CAMP BONDSTEEL, Kosovo — About 90 Multinational Battle Group-East soldiers participated in the German Armed Forces Badge for Military Proficiency testing event in Kosovo on Aug. 2-6.
The German badge is a decoration of the Bundeswehr, the armed forces of the Federal Republic of Germany, and U.S. service members are allowed to wear the badge on their dress uniforms.
To achieve the badge, which can be earned at bronze, silver or gold levels, soldiers were tested physically and mentally through various events such as first aid, pistol marksmanship and a basic fitness test.
During the fitness test soldiers had to conduct a 10-meter sprint 11 times, a flexed-arm hang, 1,000-meter sprint, a 7-mile foot march carrying 33 pounds and a 100-meter swim wearing military fatigues.
For one participant, the 100-meter swim was the most challenging hurdle.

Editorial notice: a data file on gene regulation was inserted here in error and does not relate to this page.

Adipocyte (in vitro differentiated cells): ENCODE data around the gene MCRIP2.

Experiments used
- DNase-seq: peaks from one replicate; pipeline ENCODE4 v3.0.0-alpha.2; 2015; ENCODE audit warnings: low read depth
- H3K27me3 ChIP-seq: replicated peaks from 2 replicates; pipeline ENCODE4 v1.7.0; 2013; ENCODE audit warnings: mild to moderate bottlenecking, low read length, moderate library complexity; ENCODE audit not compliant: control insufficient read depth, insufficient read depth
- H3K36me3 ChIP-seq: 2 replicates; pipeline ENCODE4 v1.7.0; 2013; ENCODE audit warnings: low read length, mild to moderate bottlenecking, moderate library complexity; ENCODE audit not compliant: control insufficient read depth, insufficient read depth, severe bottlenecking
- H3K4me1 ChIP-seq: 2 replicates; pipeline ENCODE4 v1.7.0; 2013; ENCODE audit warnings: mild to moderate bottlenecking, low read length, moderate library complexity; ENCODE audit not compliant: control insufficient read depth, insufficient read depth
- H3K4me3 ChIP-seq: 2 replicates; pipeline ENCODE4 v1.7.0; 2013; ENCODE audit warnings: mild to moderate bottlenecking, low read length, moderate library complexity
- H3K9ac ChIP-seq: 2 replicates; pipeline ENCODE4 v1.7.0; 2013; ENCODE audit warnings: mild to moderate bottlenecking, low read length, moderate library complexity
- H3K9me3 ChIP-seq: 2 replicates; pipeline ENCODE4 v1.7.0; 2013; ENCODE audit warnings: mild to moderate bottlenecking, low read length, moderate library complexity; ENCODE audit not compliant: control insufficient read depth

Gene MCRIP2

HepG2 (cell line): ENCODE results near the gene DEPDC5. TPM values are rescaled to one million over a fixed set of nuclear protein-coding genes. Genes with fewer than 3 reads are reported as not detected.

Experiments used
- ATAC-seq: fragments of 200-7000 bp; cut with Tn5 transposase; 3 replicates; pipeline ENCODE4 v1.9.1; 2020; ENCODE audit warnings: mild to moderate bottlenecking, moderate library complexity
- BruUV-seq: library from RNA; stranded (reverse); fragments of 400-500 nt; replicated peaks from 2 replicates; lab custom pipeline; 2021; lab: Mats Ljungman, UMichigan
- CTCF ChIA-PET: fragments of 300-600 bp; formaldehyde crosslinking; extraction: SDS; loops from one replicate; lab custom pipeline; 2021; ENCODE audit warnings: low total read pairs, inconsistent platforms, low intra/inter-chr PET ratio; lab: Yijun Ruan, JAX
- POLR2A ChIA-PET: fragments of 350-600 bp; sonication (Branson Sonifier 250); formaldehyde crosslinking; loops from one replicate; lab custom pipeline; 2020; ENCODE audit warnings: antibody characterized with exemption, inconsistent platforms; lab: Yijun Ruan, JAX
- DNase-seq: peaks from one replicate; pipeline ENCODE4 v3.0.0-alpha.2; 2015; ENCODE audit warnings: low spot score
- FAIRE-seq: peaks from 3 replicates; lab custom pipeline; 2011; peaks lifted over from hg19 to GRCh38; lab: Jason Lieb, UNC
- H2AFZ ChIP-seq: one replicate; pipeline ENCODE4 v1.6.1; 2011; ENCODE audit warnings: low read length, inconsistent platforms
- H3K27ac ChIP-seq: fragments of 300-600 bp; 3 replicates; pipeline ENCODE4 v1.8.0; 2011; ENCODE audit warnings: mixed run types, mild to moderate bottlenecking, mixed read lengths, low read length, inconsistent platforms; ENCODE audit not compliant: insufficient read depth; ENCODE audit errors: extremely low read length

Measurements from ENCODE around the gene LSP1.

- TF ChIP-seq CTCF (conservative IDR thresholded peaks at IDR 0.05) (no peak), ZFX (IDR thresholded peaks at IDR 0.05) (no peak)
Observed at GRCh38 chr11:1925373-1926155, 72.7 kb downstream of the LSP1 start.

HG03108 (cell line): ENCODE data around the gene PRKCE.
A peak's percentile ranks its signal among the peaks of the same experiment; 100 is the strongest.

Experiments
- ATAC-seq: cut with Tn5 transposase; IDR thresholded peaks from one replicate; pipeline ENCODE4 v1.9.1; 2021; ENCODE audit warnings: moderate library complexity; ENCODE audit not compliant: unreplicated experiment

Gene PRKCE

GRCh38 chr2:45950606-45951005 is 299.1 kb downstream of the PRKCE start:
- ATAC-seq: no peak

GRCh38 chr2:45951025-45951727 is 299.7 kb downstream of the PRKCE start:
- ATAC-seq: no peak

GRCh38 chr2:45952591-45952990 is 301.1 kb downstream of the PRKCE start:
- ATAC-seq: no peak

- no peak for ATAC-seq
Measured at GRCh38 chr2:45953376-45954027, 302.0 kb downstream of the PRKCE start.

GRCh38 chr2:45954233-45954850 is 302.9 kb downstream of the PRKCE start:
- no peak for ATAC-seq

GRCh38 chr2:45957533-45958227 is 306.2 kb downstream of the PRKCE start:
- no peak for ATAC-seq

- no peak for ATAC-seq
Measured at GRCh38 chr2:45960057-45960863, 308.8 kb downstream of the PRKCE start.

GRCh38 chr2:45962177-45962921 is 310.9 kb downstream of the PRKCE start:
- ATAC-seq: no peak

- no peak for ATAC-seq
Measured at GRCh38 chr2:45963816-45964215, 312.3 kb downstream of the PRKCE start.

“The physical fitness tests were difficult and challenging and I was surprised by how heavy the uniform was when doing the swim test,” said Capt. Allen Jones, judge advocate with Multinational Battle Group-East. “I was not sure if I was going to survive the swim.”
Jones did survive the swim and was able to achieve a gold badge at the end of the events, but he credits it not only to his abilities but also to the atmosphere, as everyone cheered for one another.
“It was exciting as everyone was trying to preform their best and we cheered each other on,” Jones said. “It was gratifying to applaud and encourage our fellow soldiers.”
For Maj. Christian Risse, German army liaison officer for the battle group, it was great to see the soldiers giving it their all throughout the event.
“It’s really fantastic when you see the look in the soldiers’ faces fighting for this badge,” Risse said. “It really showed that they wanted the badge.”
Events such as this strengthen bonds with foreign counterparts, Jones said. He thoroughly enjoyed getting to know some of the German soldiers.
“It provides an opportunity for us to get to know soldiers from throughout partner nations, and to learn about their cultures,” he said. “I now have a greater appreciation for German soldiers and a high respect for the (badge).”